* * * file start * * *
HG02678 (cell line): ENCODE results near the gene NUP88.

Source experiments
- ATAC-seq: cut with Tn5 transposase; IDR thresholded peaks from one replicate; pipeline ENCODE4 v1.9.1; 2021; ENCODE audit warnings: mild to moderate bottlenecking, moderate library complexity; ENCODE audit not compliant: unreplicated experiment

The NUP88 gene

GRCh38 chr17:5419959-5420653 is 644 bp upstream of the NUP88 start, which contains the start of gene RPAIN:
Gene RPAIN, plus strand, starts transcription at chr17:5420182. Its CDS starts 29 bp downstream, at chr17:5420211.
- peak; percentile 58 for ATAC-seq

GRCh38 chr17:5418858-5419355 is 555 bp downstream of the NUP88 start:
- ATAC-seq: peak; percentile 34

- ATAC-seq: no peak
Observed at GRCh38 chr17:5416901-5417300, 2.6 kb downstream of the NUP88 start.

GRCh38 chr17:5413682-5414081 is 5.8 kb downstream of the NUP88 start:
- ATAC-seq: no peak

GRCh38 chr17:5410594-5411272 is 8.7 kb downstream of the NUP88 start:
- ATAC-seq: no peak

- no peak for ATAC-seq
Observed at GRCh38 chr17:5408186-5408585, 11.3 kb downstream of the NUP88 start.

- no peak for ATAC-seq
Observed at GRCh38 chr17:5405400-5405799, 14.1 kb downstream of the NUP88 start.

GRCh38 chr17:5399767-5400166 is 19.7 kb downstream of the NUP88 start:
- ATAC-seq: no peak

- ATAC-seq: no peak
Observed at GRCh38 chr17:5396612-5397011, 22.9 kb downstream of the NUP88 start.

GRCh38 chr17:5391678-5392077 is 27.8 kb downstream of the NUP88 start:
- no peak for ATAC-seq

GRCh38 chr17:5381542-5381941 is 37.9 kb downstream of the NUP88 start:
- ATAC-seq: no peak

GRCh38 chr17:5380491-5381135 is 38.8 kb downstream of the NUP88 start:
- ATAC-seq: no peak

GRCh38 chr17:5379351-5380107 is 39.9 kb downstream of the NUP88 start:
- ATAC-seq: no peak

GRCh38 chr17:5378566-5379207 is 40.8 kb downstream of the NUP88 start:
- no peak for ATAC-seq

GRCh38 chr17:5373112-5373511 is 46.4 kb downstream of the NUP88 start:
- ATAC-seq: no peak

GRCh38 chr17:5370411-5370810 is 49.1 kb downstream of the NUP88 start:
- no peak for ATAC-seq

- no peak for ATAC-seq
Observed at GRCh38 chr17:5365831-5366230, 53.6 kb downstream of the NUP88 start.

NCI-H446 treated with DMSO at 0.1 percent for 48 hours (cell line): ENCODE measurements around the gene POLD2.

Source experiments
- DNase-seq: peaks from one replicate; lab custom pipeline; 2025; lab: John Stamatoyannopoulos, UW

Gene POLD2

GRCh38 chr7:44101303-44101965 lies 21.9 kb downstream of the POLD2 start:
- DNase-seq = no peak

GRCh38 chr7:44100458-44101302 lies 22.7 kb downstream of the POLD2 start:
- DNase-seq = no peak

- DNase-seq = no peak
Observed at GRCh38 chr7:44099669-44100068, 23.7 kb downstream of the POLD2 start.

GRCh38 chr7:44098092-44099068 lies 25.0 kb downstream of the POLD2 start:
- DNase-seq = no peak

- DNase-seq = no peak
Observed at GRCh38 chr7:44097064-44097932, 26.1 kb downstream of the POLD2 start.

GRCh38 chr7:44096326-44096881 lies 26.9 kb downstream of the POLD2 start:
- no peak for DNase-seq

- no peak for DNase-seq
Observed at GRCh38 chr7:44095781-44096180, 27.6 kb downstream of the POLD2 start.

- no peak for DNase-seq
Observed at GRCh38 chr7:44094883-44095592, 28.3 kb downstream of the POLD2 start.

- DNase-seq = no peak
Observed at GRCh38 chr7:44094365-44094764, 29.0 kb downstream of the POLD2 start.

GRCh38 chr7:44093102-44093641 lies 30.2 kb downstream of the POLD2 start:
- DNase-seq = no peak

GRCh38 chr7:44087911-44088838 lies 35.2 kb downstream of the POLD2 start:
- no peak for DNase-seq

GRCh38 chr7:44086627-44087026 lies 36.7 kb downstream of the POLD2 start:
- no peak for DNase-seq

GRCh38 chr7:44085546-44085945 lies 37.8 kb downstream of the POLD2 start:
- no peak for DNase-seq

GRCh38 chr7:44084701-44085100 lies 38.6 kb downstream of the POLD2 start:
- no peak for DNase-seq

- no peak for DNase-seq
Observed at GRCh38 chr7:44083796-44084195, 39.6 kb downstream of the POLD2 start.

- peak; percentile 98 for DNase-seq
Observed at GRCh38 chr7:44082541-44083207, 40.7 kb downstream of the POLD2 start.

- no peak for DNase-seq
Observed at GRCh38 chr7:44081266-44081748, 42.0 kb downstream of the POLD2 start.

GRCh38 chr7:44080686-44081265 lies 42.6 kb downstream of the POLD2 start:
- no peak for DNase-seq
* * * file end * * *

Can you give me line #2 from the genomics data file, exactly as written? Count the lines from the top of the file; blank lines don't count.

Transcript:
Source experiments